Deconstruction

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GLBRC's Deconstruction Research Area

Deconstruction

GLBRC's Deconstruction Lead takes top academic slot

Located at the intersection of the U.S.’s agricultural heartland and its northern forests, the GLBRC has access to a rich diversity of raw biomass for study. The Center's Deconstruction research focuses on identifying the best combinations of enzymes, chemicals, and physical processing methods for enhancing the digestibility of specific biomass sources.

Learn about the Center's research approach

Deconstruction Leadership

Deconstruction Lead

Dale is an expert on making ethanol from cellulose, plant stalks, grass, corn cobs and other woody plant parts and has developed a patented process called ammonia fiber expansion (AFEXTM), which makes the breakdown of cellulose more efficient, thus tackling...

Deconstruction Lead

Fox's research goals are to define the structure and the reactivity of the active site diiron center, to probe the catalytic contributions of the active site protein residues and to determine the consequences of protein-protein and protein-substrate interactions on the...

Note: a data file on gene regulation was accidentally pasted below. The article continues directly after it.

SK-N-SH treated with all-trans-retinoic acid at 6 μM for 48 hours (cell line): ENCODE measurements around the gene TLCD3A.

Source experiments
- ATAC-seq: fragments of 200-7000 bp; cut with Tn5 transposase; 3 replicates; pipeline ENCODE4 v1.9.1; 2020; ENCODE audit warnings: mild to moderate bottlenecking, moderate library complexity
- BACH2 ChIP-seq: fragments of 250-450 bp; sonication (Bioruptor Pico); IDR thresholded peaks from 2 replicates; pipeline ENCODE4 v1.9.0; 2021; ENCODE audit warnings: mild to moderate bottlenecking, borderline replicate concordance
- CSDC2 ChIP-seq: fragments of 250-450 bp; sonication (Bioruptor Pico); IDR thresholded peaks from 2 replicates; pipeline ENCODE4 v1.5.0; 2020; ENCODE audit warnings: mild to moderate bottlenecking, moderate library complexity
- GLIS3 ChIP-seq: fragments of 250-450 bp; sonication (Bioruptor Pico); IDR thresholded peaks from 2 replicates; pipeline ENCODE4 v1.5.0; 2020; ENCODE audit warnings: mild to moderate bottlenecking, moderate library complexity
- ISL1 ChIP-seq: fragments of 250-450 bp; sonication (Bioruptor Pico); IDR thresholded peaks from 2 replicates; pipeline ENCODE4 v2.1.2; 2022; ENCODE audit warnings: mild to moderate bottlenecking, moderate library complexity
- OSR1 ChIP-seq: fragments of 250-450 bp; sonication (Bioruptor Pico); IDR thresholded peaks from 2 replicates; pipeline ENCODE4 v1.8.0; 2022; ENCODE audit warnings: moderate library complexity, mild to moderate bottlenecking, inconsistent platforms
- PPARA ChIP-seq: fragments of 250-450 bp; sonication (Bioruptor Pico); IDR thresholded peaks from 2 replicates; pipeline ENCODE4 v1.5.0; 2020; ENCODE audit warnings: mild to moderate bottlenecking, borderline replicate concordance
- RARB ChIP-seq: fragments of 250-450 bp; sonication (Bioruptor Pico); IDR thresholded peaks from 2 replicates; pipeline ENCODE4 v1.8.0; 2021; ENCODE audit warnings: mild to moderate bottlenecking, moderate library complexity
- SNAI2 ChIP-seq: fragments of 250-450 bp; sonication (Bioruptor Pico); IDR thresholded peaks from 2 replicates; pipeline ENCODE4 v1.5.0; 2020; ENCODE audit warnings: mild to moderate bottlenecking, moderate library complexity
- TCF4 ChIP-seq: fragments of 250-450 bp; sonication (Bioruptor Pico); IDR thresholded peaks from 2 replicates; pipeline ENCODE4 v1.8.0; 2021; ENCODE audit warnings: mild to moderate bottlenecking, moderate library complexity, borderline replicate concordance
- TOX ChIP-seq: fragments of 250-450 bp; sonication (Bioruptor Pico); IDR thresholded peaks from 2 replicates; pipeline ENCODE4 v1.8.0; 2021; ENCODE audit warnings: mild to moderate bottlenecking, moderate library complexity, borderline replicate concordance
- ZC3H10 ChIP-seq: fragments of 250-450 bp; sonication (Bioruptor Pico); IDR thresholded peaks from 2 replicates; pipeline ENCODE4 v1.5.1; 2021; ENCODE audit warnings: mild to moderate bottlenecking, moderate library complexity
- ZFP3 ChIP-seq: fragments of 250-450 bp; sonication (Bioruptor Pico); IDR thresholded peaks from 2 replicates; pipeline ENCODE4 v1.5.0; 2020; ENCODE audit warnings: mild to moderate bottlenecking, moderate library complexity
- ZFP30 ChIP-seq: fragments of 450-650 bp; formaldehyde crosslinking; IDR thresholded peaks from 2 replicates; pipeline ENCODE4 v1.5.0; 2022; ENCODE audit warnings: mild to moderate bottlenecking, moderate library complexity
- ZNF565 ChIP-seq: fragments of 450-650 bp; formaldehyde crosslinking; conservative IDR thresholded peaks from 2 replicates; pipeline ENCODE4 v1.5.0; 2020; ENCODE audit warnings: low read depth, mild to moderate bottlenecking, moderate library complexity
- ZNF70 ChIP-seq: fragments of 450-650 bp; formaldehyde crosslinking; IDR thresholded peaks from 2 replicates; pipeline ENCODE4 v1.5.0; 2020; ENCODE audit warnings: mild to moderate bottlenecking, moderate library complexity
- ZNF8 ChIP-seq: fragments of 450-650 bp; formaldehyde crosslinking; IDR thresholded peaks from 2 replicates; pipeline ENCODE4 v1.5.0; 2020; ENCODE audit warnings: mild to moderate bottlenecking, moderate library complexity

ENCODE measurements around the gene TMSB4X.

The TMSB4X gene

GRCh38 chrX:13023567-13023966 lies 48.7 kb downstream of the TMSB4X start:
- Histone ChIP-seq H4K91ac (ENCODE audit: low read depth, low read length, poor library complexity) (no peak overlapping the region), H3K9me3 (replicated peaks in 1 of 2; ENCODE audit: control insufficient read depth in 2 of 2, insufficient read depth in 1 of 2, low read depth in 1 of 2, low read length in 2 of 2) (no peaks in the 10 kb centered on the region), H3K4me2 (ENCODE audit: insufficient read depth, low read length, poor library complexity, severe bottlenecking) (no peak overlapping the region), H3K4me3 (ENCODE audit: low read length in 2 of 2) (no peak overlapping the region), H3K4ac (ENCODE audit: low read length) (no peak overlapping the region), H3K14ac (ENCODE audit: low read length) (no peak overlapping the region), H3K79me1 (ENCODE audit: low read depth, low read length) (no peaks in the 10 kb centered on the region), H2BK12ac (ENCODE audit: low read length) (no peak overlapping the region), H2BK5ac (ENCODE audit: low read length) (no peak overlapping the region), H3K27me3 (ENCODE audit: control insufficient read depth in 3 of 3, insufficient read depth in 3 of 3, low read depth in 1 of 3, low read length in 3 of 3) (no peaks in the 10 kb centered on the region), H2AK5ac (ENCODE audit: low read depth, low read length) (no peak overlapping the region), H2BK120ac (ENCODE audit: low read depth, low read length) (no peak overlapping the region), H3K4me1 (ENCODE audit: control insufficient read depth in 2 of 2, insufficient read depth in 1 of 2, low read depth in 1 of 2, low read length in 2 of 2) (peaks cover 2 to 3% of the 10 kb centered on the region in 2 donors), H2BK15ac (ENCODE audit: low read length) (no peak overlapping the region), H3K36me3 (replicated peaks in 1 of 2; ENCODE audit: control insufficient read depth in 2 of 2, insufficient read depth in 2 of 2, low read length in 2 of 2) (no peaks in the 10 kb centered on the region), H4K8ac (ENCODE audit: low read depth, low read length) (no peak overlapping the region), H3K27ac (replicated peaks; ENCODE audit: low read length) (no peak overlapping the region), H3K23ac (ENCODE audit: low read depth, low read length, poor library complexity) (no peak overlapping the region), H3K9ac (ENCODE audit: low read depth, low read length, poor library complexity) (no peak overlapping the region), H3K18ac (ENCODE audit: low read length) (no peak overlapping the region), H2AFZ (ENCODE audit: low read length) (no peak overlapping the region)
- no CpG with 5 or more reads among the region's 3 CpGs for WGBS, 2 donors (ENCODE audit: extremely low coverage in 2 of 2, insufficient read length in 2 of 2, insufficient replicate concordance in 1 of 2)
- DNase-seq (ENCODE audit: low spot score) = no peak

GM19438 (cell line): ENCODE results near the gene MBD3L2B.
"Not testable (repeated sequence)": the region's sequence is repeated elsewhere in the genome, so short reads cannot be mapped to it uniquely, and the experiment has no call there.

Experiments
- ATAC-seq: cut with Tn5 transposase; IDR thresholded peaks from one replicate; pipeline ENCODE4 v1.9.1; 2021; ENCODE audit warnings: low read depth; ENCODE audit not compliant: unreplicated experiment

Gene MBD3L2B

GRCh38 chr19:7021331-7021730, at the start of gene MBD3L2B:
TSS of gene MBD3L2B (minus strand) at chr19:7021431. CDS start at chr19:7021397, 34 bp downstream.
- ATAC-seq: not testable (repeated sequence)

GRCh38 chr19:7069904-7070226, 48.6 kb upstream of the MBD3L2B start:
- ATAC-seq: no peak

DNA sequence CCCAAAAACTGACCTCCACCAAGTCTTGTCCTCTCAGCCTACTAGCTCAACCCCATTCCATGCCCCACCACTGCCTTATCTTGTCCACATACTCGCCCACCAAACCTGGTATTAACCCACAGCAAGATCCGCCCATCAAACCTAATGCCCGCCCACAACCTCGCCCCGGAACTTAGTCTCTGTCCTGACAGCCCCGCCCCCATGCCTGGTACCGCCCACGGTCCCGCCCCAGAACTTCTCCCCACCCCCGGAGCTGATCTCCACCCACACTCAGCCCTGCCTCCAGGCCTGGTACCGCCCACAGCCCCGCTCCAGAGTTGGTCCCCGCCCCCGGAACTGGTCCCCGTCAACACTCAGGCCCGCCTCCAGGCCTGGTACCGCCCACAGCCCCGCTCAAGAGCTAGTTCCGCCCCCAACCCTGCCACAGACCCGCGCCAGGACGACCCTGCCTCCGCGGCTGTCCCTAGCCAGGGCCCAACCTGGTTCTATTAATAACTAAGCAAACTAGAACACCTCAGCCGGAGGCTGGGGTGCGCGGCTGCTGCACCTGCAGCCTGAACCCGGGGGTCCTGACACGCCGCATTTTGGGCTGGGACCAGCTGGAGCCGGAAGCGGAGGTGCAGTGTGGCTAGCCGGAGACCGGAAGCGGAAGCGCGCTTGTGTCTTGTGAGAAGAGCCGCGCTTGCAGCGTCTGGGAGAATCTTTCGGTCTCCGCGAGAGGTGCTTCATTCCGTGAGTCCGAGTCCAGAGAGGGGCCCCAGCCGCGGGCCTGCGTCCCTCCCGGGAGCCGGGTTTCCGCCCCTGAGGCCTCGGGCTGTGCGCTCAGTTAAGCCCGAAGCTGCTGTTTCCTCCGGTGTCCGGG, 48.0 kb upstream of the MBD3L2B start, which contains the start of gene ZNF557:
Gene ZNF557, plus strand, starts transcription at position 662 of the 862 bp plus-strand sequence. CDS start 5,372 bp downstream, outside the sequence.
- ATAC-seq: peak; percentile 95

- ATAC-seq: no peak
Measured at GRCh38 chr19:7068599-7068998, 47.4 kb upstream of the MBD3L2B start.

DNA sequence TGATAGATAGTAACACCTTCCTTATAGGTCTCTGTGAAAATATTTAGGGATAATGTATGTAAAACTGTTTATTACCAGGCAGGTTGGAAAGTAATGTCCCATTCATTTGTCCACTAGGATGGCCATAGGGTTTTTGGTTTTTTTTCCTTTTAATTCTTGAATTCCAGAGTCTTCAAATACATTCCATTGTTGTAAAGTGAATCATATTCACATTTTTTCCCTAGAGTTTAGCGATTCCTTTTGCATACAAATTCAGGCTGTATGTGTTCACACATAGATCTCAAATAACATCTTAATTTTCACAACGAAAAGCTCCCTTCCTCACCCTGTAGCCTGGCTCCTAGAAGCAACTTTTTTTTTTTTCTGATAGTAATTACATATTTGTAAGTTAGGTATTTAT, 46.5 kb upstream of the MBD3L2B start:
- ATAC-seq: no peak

Project Overview

A biofuels reactor designed to produce ethanol at Michigan State University's Biomass Conversion Research Lab (BCRL)GLBRC Deconstruction research maintains a focus on the entire biofuels production pipeline: in addition to identifying and improving natural cellulose-degrading enzymes extracted from diverse environments, researchers apply unique biomass pretreatment technologies—such as ammonia fiber expansion (AFEX™), alkaline hydrogen peroxide (AHP), and extractive ammonia (EA)—that enable conversion technologies to maximize plant biomass utilization.. Researchers also explore strategies to add value to these processes by developing co-products from materials that would otherwise be treated as waste, such as lignin. Specific deconstruction projects include:

  • Pretreatment effects on biomass, alkaline peroxide pretreatment, fuel production from alkaline-pretreated biomass
  • Optimization of enzymes for biomass conversion, discovery of natural cellulolytic microbes, identification of novel microbial enzymes, and combinatorial discovery of enzymes and proteins

Deconstruction Publications

Sessions 3 and 8: Pretreatment and biomass recalcitrance: fundamentals and progress

Y-H Percival Zhang; Eric Berson; Simo Sarkanen; Bruce E. Dale

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2009